ovdje kaze-ako je u pitanju skeniranje sa vecim kontrastom(npr.kosti-okolo meko tkivo) CT,ako je samo meko tkivo MRI.CT je i zracenje,MRI to nije.CT je jeftiniji i brzi,MRI skuplji.
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MRI versus CT
A computed tomography (CT
) scanner uses X-rays, a type of ionizing radiation, to acquire its images, making it a good tool for examining tissue composed of elements of a higher atomic number than the tissue surrounding them, such as bone
and calcifications (calcium based)
within the body (carbon based flesh), or of structures (vessels, bowel)
, on the other hand, uses non-ionizing radio frequency (RF) signals to acquire its images and is best suited for non-calcified tissue
, though MR images can also be acquired from bones and teeth as well as fossils.
CT may be enhanced by use of contrast agents containing elements of a higher atomic number than the surrounding flesh such as iodine or barium. Contrast agents for MRI are those which have paramagnetic properties, e.g. gadolinium and manganese.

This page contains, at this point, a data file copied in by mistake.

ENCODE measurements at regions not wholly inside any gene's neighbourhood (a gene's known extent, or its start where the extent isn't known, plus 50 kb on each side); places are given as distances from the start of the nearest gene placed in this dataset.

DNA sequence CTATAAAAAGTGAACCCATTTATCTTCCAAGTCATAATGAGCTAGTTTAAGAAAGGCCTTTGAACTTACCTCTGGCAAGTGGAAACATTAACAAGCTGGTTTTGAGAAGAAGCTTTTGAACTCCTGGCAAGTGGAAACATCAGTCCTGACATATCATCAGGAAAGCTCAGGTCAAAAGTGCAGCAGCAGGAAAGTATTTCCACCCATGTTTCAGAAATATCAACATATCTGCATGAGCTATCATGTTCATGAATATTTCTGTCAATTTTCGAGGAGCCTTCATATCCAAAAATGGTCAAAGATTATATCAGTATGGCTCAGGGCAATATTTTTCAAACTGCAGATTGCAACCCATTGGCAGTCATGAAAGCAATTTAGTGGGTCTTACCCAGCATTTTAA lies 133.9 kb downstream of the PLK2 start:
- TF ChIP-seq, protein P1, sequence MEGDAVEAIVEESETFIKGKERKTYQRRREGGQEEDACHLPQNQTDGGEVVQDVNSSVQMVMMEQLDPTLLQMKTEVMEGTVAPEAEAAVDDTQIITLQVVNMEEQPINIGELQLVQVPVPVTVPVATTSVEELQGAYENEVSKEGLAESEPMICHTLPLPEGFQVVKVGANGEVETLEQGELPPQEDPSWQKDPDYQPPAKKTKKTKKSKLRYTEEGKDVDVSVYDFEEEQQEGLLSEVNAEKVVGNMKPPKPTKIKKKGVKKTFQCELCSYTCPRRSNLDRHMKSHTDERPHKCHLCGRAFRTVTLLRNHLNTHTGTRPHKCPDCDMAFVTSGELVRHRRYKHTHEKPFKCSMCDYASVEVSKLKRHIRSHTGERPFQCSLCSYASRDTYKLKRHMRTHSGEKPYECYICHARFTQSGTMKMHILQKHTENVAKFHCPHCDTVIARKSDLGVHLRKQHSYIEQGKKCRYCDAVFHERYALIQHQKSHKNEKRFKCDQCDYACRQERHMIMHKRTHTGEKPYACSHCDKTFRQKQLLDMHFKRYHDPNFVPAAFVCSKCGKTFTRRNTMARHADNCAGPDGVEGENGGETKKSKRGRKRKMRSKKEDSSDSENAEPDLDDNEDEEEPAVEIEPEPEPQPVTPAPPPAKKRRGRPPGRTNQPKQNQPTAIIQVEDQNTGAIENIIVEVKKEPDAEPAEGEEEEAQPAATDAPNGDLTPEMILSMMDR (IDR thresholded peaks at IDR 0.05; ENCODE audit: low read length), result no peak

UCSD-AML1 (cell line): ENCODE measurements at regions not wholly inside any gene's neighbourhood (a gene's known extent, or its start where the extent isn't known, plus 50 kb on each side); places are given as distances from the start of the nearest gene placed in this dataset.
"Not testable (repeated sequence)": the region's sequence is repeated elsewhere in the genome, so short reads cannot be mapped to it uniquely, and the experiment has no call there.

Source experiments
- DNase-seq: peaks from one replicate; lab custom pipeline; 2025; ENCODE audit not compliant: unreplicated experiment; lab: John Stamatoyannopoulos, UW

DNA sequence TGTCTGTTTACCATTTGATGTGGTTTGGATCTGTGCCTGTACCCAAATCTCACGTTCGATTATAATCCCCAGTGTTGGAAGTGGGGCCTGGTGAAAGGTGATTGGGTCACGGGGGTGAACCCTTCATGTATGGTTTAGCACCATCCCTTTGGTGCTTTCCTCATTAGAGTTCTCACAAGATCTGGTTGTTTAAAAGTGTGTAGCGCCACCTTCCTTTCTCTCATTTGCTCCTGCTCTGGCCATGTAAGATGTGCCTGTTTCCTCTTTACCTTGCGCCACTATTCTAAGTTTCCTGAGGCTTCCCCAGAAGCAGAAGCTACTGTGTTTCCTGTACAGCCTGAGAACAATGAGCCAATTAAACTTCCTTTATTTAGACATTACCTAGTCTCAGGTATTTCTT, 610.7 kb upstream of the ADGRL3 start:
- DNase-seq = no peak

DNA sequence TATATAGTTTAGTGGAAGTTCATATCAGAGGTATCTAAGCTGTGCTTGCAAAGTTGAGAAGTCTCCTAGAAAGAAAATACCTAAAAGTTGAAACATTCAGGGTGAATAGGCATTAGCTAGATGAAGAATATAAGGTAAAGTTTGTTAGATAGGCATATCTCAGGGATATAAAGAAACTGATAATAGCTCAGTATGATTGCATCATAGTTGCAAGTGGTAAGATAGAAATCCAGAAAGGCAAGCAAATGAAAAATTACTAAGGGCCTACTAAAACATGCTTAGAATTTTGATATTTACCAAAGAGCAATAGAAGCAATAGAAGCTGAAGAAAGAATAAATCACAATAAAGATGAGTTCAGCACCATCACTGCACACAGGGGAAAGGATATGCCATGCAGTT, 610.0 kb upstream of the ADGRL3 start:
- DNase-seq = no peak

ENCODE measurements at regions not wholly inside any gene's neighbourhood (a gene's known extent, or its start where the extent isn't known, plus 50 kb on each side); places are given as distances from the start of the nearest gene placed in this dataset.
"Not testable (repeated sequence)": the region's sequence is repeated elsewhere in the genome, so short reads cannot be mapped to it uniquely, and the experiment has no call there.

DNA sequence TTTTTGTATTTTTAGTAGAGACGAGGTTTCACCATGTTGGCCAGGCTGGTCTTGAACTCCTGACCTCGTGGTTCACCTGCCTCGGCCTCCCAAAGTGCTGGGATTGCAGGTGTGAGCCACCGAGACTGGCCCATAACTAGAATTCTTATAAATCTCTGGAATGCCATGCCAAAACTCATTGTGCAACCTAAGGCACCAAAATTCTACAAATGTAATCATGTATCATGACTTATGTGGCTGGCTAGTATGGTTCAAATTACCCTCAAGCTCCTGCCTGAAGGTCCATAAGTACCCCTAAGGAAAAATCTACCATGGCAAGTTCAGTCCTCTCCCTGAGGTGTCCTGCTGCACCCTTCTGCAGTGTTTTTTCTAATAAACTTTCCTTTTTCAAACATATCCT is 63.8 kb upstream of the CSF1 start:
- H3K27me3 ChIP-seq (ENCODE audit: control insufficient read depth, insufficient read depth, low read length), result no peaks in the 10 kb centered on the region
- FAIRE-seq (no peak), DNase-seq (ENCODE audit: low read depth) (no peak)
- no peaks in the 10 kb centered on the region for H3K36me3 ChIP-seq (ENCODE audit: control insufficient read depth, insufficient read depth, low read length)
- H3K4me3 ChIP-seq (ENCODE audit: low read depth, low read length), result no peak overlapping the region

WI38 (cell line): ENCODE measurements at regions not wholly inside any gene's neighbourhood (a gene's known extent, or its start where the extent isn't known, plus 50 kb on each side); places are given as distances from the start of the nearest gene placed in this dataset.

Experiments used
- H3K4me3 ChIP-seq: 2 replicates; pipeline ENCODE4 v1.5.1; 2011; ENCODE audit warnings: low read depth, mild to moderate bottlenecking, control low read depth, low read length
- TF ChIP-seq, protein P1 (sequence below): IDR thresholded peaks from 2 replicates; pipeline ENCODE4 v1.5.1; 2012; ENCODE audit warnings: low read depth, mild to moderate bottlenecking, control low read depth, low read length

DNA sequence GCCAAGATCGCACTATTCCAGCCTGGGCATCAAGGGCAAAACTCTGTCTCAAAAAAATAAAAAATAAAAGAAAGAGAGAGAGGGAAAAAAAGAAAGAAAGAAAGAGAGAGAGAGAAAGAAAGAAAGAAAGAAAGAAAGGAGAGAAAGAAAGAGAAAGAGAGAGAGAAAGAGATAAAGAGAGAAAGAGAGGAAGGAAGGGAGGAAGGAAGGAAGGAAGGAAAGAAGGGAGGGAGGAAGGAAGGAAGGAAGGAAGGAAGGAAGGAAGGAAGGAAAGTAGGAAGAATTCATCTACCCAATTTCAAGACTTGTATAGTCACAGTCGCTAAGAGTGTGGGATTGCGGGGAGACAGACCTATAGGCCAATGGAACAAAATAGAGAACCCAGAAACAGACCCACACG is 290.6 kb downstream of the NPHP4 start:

Both CT and MRI scanners can generate multiple two-dimensional cross-sections (slices) of tissue and three-dimensional reconstructions. Unlike CT, which uses only X-ray attenuation to generate image contrast, MRI has a long list of properties that may be used to generate image contrast. By variation of scanning parameters, tissue contrast can be altered and enhanced in various ways to detect different features. (See Applications above.)
MRI can generate cross-sectional images in any plane (including oblique planes). In the past, CT was limited to acquiring images in the axial (or near axial) plane. The scans used to be called Computed Axial Tomography scans (CAT scans). However, the development of multi-detector CT scanners with near-isotropic resolutio
n, allows the CT scanner to produce data that can be retrospectively reconstructed in any plane with minimal loss of image quality.
For purposes of tumor detection
and identification in the brain
is generally superior
. However, in the case of solid tumors
of the abdomen and chest, CT is often preferred
due to less motion artifact. Furthermore, CT usually is more widely available, faster, much less expensive, and may be less likely to require the person to be sedated or anesthetized.MRI
is also best suited for cases when a patient is to undergo the exam several times successively in the short term
, because, unlike CT, it does not expose the patient to the hazards of ionizing radiation.http://en.wikipedia.org/wiki/Magnetic_resonance_imaging#MRI_versus_CT